# Pointwise convergence of series $\sum_{n=1}^{\infty} \log\left (1+\frac{x}{n^3}\right)$

How do I show that the series given by $\sum_{n=1}^{\infty} \log\left(1+\frac{x}{n^3}\right)$ converges pointwise for $-1<x<1$. I can't find a convergence test that works. I have tried looking at: $\sum_{n=1}^{\infty} { \left\lvert \log\left(1+\frac{x}{n^3}\right) \right\rvert}$ for $x=0$ the series is trivially convergent. For $0<x<1$ I found you could use the series of $1/n^3$ where $$\log\left(1+\frac{x}{n^3}\right) \leq \frac{x}{n^3} \leq \frac{1}{n^3},$$ and then from the comparison test then our series will be absolute convergent and thereby convergent for positive $x$. But for negative $x$ i cannot find a series or test to compare it with. Any hints or proofs?

• Welcome to MSE. It will be more likely that you will get an answer if you show us that you made an effort. – José Carlos Santos Jun 9 '18 at 9:29

For $x \in (-1,1)$ you have$$\log \left(1+\frac{x}{n^3} \right) \leq \frac{x}{n^3}.$$ Consider the function $f(x) = \log(1+x)-x$. You have $f(0)=0$ and $f'(x) = -\frac{x}{1+x}$. So for $x>0$ your derivative $f'(x)$ is negative. For $-1<x<0$ you have $1+x > 0$, and so $f'(x)=-\frac{x}{1+x} > 0$. This means the function $f$ has a maximum at $x=0$. So $f(x) \leq 0$ for any $x\in (-1,1)$ in particular, that is $$\log (1+x) \leq x, \quad x \in (-1,1).$$ This prevents our series from diverging to $+\infty$.

Further, observe that for $x \in (-1,0)$ $$\lim_{n \rightarrow +\infty} \frac{\log \left(1+\frac{x}{n^3} \right)}{\frac{x}{n^3}} = 1.$$ Thus if you fix $\varepsilon > 0$ there is a natural number $N$ such that $$(1-\varepsilon)\frac{x}{n^3} < \log \left(1+\frac{x}{n^3} \right) < (1+\varepsilon)\frac{x}{n^3}$$ for any $n \ge N$. Now fix $\varepsilon > 0$ such that $1-\varepsilon > 0$. Then there is $N$ such that $$-\infty < (1-\varepsilon)x\sum_{n=N}^{+\infty}\frac{1}{n^3} < \sum_{n=N}^{+\infty}\log \left(1+\frac{x}{n^3} \right) < +\infty.$$ All of this prevents our series from diverging to $-\infty$ as well.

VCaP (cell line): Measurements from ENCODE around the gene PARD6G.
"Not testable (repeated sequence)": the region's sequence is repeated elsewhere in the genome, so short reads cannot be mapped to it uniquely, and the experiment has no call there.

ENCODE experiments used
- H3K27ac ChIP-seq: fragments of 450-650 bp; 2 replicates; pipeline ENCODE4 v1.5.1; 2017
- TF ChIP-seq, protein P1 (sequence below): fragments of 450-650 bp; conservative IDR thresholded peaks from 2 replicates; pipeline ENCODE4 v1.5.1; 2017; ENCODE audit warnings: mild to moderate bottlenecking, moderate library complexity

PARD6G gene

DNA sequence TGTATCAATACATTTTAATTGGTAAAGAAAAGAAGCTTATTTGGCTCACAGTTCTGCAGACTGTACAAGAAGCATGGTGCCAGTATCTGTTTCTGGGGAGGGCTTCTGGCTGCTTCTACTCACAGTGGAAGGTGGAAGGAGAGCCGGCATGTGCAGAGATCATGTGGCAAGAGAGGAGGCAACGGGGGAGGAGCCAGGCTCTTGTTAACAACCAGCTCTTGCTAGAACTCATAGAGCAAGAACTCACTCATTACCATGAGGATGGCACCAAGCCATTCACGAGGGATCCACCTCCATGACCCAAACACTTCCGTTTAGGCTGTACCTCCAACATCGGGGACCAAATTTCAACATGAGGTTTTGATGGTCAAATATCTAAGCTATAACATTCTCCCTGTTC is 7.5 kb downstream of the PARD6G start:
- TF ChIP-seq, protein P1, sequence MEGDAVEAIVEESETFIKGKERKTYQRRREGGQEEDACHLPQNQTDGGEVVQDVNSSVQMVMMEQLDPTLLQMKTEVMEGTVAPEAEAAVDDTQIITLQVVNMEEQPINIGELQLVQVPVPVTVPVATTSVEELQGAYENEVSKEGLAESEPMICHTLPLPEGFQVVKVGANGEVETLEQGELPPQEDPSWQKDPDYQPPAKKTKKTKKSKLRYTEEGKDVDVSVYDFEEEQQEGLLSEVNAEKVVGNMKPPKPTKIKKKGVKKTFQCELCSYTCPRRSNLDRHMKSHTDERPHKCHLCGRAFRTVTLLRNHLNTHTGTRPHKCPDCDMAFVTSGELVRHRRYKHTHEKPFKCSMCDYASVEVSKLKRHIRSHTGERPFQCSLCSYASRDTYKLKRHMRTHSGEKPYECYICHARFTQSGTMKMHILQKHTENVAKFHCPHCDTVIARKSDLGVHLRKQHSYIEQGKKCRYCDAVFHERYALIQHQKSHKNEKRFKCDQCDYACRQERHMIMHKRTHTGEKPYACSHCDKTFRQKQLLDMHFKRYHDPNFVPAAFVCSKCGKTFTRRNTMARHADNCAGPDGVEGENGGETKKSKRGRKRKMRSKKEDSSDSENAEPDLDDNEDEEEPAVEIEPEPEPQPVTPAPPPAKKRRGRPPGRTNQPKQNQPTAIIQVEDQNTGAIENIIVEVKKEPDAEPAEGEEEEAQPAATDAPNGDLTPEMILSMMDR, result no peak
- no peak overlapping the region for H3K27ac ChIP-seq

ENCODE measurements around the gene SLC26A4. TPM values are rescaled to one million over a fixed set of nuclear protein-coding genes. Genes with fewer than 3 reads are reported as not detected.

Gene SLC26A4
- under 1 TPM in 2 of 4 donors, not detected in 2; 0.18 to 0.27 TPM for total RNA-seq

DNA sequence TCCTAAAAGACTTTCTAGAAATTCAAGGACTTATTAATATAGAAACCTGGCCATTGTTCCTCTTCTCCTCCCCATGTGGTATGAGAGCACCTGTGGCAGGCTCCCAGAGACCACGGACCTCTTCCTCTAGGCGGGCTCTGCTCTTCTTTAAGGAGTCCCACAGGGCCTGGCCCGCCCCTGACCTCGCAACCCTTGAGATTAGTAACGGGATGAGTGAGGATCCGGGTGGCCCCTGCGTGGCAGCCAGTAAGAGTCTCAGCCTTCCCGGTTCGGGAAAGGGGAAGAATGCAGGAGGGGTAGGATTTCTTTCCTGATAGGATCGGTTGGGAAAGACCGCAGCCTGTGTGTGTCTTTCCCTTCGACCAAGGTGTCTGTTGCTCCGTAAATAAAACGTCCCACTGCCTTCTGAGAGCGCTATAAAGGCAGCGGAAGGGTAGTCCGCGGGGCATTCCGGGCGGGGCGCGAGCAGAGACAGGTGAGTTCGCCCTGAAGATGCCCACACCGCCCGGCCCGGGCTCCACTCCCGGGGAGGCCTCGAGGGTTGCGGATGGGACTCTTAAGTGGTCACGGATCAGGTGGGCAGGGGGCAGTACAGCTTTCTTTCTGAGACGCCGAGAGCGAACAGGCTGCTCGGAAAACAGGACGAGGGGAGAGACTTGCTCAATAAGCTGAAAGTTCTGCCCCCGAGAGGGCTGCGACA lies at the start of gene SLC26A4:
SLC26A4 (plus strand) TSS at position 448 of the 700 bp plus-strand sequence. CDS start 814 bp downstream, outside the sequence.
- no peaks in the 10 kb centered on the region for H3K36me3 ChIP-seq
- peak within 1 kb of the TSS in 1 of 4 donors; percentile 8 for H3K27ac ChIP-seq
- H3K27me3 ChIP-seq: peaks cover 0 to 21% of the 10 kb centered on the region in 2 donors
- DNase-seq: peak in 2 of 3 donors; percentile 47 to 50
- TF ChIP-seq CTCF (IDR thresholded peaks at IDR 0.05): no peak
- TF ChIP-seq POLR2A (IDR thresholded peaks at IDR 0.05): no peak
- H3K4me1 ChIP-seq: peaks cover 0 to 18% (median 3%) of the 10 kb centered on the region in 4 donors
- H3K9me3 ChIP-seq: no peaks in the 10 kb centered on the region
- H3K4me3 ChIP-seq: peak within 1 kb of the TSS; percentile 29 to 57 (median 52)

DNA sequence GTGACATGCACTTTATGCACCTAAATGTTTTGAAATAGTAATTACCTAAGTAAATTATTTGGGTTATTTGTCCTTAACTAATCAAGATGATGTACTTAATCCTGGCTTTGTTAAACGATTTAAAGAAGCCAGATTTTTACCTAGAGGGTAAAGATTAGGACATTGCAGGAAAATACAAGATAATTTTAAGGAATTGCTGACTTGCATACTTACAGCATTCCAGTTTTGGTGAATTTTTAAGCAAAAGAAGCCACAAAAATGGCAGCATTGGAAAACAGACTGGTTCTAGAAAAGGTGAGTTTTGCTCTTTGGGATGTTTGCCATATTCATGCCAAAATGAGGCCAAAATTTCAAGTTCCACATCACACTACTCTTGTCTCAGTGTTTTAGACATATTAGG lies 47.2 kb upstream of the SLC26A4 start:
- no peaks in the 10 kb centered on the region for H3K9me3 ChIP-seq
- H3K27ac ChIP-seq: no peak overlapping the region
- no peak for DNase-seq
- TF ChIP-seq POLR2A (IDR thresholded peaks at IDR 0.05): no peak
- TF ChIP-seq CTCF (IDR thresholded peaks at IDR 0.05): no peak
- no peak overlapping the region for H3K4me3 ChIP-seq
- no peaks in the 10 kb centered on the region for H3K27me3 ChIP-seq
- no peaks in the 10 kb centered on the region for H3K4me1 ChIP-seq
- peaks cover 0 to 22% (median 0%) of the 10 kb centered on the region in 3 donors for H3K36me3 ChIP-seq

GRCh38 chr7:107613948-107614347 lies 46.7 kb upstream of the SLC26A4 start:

• Thanks I realized that was true for negative x as well. Only though that worked for positive x. – Nikolaj Jun 9 '18 at 9:41
• I think you need $|\log(1+x)|\leq |x|,x\in(-1,1)$ to prove its convergence. – XIAODA QU Jun 9 '18 at 12:12
• @XIAODAQU my answer was not meant to be a complete answer. I edit it again with some more information. – Gibbs Jun 9 '18 at 16:09
• @Nikolaj this is still not a complete answer. You should explain why it is enough to consider the series from $N$ onwards when $x$ is negative. – Gibbs Jun 9 '18 at 16:22

We can estimate this function by abandon several terms front.

Since we have $$\lim_{n\to \infty}\frac{\log(1+x/n^3)}{x/n^3}=1$$

when $x>-1$, then there must be an integer $M$ large enough and dependent on x such that $$|\log(1+x/n^3)|\leq2|x|/n^3,\quad\forall n> M,\ x>-1.$$

Therefore $$\sum|\log(1+x/n^3)|\leq\sum_{n \leq M}|\log(1+x/n^3)|+2|x|\sum n^{-3}<\infty.$$

So we proved its convergence when $x>-1$.